By Amy Silverman
By Olivia LaVecchia
By Monica Alonzo and Stephen Lemons
By Chris Parker
By Michael Lacey
By Weston Phippen
ù While crack cocaine ravaged American cities, Romley and Phoenix Police Chief Ruben Ortega focused their troops on pot smokers, forming the Maricopa County Demand Reduction Task Force--the vaunted Do Drugs/Do Time program. The task force's most famous action was a showy bust of 30 or so marijuana users at a Paul McCartney concert at Sun Devil Stadium in April 1990. The McCartney sweep still sets the tone for the task force, which was designed to win the drug war by spooking "casual" drug users.
After two years, about 90 percent of the Do Drugs/Do Time cases were reefer-related. And only one alleged crack user had been funneled into the task force's drug-treatment program. Because the task force is funded with an untold fortune in seized drug money, neither Romley nor Ortega (who retired from the force last year) are much accountable to taxpayers.
Nearing the four-year mark in the Romley administration, can the county attorney claim success for his vanguard drug program?
For now the public's only regular measurements of the program's success are the billboards around town that tally the Do Drugs/Do Time arrest total. As this story went to press, the billboards were flashing that 18,774 Do Drugs/Do Time arrests had been made.
ù At the same time Romley was conducting his war on tokers, he co-held a $40,000 lien on downtown's most notorious crack den, Club 902. In 1989--the inaugural year for Do Drugs/Do Time--police made 127 arrests at the bar. Though half of those arrests were narcotics-related, Romley blithely continued to collect $800 a month on the lien. Press reports of the Romley/crack-bar connection finally forced the state to close the joint, but Romley never divested himself of a financial interest in the building.
ù After interrogating the daylights out of four suspects and ostensibly solving the cold-blooded murders of nine people at a Buddhist temple west of Phoenix, Sheriff Tom Agnos passed the case to Romley's office. The suspects, from Tucson, were held for two months without any physical evidence of their crimes. After weeks of confident talk about the weight of their case against the alleged perps, Romley's people had to release the Tucson men--after a couple of different suspects confessed to the murders.
Some critics (Klahr included) say Romley should have dismissed the charges against the Tucson four early on for lack of credible evidence.
ù While successfully and spectacularly nailing several corruptible tinhorn politicians in their million-dollar AzScam sting operation, Romley and Ortega also targeted perceived enemies. The most telling evidence of this are prosecution records that document a steak-house conversation between police stooge Stedino and Gary Bartlett, a State Capitol glad-hander who actually sparked the sting by bragging about his workable contacts with less-than-pure lawmakers.
At this February 8, 1990, meeting, in the very same breath in which Stedino pumped Bartlett for dirt on Don Kenney and Bobby Raymond (two of the slimier legislators ensnared in AzScam) he also floated the name of Michael Lacey. This was a strange flotation because Lacey, executive editor of New Times, was in no way involved with legalized gambling, the issue Stedino (as his wise-guy alter ego Tony Vincent) was pimping to various gullible elected officials.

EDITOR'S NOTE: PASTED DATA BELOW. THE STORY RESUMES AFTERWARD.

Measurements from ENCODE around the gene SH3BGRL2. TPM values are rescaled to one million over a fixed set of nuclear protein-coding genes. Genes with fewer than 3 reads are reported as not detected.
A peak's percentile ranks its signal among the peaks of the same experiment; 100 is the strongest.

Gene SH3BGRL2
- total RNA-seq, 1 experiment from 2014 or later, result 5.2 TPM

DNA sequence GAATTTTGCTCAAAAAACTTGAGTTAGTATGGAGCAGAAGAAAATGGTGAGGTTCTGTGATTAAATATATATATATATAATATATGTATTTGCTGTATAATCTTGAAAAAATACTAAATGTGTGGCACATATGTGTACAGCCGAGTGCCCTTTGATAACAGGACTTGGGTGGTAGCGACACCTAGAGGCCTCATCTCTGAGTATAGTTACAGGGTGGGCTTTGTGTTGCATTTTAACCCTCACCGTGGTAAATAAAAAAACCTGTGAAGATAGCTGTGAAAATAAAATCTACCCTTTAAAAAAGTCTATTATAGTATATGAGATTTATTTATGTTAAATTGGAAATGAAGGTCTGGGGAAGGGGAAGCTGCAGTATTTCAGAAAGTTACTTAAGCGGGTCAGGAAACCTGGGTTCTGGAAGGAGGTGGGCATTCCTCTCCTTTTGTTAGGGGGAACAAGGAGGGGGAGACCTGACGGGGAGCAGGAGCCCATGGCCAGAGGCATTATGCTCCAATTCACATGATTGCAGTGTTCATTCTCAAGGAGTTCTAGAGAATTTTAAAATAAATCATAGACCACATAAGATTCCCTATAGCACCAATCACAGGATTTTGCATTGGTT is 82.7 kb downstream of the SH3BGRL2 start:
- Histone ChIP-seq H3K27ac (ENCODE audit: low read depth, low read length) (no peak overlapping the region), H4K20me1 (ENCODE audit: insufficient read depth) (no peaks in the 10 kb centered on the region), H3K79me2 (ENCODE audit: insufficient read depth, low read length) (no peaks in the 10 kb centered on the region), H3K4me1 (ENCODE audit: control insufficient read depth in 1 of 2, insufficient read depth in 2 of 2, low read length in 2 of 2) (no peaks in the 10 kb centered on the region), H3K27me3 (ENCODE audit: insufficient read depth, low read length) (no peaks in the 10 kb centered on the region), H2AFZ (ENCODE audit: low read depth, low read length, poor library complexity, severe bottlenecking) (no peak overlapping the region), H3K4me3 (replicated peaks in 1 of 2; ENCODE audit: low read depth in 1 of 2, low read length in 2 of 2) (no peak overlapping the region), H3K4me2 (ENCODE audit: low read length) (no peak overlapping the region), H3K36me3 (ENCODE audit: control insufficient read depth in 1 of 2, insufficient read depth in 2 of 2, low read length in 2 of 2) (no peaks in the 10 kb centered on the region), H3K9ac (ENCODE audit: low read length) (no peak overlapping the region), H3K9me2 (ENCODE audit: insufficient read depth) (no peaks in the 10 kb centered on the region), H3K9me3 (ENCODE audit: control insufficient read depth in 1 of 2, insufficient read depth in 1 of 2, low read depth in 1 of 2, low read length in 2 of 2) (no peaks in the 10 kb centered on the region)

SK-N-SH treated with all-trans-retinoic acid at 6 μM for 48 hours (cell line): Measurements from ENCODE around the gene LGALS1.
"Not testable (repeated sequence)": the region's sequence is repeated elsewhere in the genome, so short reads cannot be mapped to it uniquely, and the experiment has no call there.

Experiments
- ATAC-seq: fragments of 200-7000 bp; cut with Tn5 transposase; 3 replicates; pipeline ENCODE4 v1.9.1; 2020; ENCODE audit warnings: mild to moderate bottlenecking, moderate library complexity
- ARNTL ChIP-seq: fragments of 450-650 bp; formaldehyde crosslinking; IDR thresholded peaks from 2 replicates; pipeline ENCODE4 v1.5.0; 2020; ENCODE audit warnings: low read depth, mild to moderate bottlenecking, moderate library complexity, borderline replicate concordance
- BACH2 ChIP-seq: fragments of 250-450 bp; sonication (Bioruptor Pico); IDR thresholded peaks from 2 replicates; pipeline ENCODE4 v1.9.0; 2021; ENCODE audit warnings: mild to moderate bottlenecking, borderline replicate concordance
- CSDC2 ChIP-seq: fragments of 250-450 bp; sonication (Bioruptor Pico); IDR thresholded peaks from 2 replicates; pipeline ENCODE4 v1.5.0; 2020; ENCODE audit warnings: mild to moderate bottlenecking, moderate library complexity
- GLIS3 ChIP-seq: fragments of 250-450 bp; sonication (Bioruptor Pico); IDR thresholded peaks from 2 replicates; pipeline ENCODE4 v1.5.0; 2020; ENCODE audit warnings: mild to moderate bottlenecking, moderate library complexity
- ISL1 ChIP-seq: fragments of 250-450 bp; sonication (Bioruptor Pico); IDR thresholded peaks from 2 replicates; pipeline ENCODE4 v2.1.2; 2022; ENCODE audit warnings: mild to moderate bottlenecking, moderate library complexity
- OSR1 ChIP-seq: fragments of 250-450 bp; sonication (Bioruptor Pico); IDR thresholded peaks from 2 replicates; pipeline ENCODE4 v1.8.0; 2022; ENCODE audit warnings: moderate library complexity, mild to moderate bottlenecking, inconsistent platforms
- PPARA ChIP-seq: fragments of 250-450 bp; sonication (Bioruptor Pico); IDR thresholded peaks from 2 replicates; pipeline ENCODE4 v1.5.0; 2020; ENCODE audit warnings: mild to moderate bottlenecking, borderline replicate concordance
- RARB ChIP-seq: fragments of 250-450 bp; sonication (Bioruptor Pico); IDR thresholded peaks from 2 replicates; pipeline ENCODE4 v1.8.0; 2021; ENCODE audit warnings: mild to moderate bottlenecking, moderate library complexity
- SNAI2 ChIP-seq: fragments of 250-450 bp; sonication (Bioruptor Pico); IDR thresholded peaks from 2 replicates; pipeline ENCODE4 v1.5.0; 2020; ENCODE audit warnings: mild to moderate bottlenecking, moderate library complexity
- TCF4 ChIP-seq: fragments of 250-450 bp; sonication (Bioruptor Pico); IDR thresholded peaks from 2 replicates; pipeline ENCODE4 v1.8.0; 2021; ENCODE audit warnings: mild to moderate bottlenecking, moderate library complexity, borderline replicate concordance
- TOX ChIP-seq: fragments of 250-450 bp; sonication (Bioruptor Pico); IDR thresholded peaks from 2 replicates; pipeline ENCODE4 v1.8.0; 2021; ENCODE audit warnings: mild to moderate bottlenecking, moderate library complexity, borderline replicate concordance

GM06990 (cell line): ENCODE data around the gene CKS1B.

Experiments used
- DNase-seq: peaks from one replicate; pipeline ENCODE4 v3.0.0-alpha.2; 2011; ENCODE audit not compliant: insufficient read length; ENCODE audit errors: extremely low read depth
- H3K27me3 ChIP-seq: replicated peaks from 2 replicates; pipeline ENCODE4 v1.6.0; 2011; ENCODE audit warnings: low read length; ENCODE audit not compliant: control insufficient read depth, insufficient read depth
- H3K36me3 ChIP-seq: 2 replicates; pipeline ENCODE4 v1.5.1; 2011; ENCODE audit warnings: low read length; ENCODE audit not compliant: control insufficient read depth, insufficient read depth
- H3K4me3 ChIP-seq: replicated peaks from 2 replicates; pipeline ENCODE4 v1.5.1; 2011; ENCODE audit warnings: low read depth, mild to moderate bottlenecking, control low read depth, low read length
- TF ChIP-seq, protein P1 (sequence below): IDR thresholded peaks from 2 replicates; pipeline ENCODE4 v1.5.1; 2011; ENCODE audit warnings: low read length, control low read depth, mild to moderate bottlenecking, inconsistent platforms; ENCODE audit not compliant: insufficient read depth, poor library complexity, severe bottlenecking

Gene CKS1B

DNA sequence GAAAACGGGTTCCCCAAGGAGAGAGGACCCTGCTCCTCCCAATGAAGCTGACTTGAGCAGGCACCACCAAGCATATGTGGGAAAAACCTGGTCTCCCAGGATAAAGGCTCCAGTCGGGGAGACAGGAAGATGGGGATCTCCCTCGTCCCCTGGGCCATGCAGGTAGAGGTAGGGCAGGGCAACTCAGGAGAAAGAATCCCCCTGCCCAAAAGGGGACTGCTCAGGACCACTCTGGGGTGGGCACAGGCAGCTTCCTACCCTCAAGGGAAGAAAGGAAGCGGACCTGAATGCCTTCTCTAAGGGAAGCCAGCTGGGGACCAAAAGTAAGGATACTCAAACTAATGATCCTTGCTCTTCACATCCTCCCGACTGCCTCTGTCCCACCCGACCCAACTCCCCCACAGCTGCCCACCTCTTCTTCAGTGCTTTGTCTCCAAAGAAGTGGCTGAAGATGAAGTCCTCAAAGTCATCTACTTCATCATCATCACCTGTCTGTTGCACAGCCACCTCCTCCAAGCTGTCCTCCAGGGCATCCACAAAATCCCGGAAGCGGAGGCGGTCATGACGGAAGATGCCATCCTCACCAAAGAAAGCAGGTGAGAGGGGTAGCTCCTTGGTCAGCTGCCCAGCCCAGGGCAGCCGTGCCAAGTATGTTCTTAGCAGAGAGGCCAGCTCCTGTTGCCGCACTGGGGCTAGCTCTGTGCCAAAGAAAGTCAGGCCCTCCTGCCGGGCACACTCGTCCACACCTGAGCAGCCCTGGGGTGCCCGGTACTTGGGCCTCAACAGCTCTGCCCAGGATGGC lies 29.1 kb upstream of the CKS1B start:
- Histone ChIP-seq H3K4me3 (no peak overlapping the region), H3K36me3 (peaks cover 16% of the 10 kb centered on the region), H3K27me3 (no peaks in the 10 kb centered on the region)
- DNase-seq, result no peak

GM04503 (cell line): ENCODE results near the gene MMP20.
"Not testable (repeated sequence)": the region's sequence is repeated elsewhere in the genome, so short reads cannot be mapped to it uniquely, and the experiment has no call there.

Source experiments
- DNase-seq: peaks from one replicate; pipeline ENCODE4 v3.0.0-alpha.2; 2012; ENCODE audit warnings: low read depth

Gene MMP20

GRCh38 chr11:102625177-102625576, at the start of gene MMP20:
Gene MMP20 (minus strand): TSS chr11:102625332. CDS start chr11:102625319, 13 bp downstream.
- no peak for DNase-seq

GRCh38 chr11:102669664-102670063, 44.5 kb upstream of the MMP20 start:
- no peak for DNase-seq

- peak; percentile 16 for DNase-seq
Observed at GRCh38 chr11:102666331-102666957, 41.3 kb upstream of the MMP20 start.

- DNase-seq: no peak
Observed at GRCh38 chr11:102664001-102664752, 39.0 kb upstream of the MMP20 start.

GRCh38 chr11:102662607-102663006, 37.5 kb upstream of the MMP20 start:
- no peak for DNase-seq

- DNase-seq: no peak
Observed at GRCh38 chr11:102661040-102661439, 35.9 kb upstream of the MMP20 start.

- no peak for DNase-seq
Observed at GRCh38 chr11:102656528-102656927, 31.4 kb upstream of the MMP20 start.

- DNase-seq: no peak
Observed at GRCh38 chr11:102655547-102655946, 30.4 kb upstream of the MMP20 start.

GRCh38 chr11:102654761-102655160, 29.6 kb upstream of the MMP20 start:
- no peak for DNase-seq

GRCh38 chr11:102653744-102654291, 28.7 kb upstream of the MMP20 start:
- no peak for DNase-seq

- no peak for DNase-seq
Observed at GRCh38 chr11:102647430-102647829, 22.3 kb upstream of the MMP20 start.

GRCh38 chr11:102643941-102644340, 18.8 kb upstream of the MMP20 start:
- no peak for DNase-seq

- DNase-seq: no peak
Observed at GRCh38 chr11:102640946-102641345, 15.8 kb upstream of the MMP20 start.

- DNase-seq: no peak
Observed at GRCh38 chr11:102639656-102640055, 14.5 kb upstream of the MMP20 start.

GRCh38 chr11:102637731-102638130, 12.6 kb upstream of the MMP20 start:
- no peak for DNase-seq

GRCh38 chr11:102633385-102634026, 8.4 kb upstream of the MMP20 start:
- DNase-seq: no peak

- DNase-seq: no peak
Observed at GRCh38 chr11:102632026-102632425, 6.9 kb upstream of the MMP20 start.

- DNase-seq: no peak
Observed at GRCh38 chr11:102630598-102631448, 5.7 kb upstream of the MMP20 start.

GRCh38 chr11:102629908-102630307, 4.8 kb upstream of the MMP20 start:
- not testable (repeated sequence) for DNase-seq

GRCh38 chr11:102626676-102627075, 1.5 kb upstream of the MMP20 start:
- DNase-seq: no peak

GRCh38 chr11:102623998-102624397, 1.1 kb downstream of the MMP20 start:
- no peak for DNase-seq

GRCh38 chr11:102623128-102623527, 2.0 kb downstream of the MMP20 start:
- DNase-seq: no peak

Lacey is involved with column writing, though, which was what he was doing that very month. In fact, Lacey was hammering away at Romley's ties to Club 902. His February 7 column announced that the state liquor department was closing down the 902.
Later, during the AzScam trial of Carolyn Walker, a police detective admitted that Stedino had once been loosed upon another uptown restaurant in search of Lacey-related grease. In this instance, Stedino was instructed by Phoenix Police Detective Gary Ball to go to Richardson's bar and restaurant to check on Lacey and Corporation Commissioner Renz Jennings, who were supposedly involved in "illegal cocaine activity" there.
Stedino interrupted his righteous purging of Arizona politics to track down the rumors, which "failed to pan out," Ball testified. When questioned about motivation, Ball admitted that no written record existed of the supposed "tip" that prompted Stedino's safari to Richardson's--an odd lapse by investigators who carefully documented every turn of the AzScam trail.
It should be noted that Jennings' wife, Dianna, is chair of the county Democratic party and includes among her responsibilities identifying candidates to run against Republican officeholders. Such as Rick Romley.
ù One of the highlights of the AzScam trial was Superior Court Judge Michael Ryan's admonishment to Romley, after Romley had dished details of secret plea-agreement negotiations in front of a Phoenix Republican confab. Warning of the contempt citation he could level at any more boneheaded stunts, Ryan told Romley: "I don't want to see you here again; otherwise, bring your toothbrush."
ù Last and not least are the questions now swirling around Romley's 1988 campaign, which records show was funded by a regular rogues' gallery of investigative targets. Charles Keating and his family and friends led the list, with contributions totaling about $5,000. Robert Burns and Robert Knapp Jr., other alleged contributors to the S&L crisis, were Romley campaign benefactors. Also generous were at least ten members of the Aldabbagh strip-club organization. The Aldabbagh group was subject of an early-summer sweep by state police, a series of raids poetically dubbed Operation Aladdin. Included in the organization, tangentially at least, is Joe Romley, an Aldabbagh attorney and Rick Romley's cousin and campaign adviser.